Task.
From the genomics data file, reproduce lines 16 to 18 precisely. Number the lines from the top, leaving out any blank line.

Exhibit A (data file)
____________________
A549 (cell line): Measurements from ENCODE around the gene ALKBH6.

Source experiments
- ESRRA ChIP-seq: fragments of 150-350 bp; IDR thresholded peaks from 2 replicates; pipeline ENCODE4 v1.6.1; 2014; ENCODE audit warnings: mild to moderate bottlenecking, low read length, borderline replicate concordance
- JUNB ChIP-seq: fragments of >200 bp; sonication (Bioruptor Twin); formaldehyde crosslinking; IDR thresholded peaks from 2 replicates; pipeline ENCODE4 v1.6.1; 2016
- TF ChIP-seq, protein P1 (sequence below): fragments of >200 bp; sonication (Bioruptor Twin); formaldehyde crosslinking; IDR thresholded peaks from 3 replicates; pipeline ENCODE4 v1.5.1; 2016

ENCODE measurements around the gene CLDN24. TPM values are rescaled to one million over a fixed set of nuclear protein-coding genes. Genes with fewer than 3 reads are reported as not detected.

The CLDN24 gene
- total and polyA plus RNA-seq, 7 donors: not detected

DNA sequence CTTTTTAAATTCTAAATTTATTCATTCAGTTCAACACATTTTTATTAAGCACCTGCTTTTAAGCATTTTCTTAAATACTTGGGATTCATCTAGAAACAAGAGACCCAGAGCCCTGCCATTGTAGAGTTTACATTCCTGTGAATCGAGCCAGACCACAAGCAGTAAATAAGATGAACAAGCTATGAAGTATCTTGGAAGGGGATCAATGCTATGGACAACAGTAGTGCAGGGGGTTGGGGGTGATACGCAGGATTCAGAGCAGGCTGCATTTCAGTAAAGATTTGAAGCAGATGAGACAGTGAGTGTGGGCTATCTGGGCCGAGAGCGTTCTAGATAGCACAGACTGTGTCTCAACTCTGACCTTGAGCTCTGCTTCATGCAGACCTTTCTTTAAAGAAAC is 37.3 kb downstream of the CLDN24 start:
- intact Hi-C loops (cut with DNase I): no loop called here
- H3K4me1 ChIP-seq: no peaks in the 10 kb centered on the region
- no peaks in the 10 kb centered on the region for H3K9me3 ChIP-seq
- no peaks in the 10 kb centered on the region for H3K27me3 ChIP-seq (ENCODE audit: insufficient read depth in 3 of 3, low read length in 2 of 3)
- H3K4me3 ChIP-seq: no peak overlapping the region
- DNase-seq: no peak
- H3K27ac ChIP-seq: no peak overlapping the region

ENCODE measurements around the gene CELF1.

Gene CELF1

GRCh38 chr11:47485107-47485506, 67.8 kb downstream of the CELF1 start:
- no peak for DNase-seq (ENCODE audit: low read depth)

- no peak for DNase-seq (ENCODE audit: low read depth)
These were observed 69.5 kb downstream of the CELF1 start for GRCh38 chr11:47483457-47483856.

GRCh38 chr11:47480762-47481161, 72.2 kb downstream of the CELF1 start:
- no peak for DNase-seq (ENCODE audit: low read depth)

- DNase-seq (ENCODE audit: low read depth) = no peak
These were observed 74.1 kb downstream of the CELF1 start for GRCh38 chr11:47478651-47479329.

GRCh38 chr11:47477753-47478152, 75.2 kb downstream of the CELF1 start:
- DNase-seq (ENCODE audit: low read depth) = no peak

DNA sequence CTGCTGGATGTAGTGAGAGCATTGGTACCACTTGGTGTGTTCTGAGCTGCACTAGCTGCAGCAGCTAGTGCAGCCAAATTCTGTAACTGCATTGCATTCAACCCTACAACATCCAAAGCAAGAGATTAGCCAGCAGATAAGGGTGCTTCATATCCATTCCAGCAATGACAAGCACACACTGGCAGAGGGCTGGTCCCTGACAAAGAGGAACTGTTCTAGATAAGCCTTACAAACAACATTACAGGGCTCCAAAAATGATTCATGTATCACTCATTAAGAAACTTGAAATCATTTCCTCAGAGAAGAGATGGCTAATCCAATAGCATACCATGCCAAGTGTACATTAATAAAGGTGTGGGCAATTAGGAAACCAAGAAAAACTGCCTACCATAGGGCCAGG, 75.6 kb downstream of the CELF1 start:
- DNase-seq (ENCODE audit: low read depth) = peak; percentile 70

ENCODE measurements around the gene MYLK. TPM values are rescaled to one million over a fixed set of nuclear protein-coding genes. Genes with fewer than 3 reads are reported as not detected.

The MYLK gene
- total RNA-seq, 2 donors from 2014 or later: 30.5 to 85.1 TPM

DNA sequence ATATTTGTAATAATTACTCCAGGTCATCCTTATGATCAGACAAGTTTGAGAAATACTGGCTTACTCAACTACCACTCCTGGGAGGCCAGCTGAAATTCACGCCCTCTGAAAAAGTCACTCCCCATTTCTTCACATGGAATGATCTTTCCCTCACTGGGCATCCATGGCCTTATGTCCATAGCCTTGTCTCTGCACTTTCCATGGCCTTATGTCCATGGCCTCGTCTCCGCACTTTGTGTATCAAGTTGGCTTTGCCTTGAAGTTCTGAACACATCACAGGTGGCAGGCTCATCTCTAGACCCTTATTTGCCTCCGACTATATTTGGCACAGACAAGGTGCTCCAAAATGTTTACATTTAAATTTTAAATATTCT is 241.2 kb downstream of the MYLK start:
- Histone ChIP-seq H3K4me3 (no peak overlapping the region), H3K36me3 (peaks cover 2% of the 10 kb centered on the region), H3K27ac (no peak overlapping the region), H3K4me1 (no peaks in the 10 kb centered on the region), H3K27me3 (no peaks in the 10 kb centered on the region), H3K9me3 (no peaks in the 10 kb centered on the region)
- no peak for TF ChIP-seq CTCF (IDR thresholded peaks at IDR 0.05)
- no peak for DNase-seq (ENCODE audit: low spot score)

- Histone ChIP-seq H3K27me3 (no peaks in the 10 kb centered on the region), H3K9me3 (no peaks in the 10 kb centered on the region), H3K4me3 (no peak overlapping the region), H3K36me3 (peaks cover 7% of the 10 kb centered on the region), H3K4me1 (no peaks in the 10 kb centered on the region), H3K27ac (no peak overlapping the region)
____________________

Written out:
- H3K27ac ChIP-seq: no peak overlapping the region

ENCODE measurements around the gene CELF1.

Gene CELF1